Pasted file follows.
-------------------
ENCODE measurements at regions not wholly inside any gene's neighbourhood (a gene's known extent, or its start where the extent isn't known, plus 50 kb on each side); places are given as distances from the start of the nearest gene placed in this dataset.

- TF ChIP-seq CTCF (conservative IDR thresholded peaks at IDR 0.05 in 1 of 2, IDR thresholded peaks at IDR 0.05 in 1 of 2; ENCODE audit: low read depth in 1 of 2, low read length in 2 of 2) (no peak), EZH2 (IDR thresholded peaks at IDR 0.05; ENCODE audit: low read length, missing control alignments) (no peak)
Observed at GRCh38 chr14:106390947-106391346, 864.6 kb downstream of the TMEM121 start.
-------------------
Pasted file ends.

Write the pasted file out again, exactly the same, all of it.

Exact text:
ENCODE measurements at regions not wholly inside any gene's neighbourhood (a gene's known extent, or its start where the extent isn't known, plus 50 kb on each side); places are given as distances from the start of the nearest gene placed in this dataset.

- TF ChIP-seq CTCF (conservative IDR thresholded peaks at IDR 0.05 in 1 of 2, IDR thresholded peaks at IDR 0.05 in 1 of 2; ENCODE audit: low read depth in 1 of 2, low read length in 2 of 2) (no peak), EZH2 (IDR thresholded peaks at IDR 0.05; ENCODE audit: low read length, missing control alignments) (no peak)
Observed at GRCh38 chr14:106390947-106391346, 864.6 kb downstream of the TMEM121 start.